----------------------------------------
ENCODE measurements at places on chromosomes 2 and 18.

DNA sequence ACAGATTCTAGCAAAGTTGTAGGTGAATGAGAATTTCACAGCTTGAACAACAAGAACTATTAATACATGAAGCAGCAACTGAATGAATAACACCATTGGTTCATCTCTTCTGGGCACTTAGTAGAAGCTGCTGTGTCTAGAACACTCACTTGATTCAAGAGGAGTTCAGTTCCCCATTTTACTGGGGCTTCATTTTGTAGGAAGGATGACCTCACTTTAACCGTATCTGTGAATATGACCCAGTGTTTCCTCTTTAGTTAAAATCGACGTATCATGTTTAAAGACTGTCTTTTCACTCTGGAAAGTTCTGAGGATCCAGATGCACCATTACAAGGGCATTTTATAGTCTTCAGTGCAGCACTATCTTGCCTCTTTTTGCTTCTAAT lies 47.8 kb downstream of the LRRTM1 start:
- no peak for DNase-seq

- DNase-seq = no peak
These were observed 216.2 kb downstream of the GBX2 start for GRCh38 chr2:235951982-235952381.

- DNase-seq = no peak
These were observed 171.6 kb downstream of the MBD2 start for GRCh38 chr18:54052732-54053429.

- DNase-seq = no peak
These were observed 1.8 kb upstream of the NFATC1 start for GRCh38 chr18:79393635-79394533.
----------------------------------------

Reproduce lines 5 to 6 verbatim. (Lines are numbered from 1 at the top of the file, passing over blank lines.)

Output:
These were observed 216.2 kb downstream of the GBX2 start for GRCh38 chr2:235951982-235952381.

- DNase-seq = no peak